Background: The occurrence of metabolic acidosis, rhabdomyolysis, hyperkalemia, and sudden cardiac death after long-term, high-dose propofol infusion has been referred to as propofol infusion syndrome (PRIS).
Objectives: The purpose of this study was to explore the ECG abnormalities observed in a patient with PRIS in order to identify possible pathophysiologic mechanisms of the syndrome.
Methods: ECG changes in the index case were characterized by down-sloping ST-segment elevation in precordial leads V1 to V3 (Brugada-like ECG pattern). We subsequently assessed the relationship between this ECG pattern and the propofol infusion rate, the development of arrhythmias, and the occurrence of sudden death in a previously described cohort of 67 head-injured patients, seven of whom had been identified as having PRIS.
Results: Six of the PRIS patients developed the ECG pattern of ST-segment elevation in leads V1 to V3 and died within hours of irrecoverable electrical storm. This ECG pattern was the first aberration recorded hours before the death of these patients. ECGs that were available for 30 of 60 unaffected patients exhibited a normal pattern. None of the 60 patients developed ventricular arrhythmias.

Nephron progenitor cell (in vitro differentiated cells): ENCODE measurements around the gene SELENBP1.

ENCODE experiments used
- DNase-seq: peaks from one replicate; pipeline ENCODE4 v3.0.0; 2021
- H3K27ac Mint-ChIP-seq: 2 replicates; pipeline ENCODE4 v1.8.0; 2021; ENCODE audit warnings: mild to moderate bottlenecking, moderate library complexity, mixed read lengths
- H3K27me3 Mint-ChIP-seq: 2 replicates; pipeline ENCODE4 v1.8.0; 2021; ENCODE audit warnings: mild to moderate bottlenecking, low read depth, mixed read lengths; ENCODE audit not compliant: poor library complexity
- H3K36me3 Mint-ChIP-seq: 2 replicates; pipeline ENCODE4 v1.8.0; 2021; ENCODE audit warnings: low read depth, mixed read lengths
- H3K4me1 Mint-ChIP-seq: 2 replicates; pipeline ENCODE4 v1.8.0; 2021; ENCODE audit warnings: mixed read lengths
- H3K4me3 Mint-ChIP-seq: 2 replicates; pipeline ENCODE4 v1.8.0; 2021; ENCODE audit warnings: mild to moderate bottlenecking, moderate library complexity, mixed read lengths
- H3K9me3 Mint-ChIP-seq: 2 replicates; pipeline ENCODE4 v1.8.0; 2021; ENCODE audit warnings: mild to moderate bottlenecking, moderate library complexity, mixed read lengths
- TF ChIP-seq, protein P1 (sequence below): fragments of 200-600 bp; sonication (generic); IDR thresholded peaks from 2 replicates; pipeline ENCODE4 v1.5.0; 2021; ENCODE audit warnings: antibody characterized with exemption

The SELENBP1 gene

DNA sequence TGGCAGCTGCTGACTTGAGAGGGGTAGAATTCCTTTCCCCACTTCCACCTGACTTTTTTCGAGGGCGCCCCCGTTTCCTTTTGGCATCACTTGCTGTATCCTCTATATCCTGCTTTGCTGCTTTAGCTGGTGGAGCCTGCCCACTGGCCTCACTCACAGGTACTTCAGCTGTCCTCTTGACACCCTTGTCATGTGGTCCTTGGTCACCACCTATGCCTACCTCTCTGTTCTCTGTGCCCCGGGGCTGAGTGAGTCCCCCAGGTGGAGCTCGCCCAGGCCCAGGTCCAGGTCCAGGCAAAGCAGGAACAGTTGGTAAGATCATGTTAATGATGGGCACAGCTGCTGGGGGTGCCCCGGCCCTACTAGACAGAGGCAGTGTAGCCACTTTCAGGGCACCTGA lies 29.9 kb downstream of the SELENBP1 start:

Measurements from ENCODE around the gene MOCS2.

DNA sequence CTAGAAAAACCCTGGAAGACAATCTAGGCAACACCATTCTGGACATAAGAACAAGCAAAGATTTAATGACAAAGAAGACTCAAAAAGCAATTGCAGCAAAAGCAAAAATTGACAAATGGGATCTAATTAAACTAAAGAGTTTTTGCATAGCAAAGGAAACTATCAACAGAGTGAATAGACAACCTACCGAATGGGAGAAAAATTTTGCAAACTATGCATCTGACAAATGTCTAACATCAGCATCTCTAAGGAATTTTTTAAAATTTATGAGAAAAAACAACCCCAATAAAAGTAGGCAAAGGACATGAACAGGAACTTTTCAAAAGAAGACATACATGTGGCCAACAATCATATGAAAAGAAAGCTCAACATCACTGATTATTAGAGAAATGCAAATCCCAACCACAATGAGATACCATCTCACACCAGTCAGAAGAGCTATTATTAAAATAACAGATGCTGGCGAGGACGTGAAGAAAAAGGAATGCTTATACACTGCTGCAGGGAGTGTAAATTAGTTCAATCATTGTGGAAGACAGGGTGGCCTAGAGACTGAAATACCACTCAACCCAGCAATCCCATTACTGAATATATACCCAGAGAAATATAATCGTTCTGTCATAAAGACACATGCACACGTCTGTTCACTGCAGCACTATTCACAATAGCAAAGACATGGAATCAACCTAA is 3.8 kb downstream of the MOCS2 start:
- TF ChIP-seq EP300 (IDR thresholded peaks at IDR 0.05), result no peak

Conclusion: Our findings indicate that development of an acquired Brugada-like ECG pattern in severely head-injured patients is a sign of cardiac electrical instability that predicts imminent cardiac death. Future studies will determine whether such an ECG pattern also predicts imminent cardiac arrhythmia in other patient populations.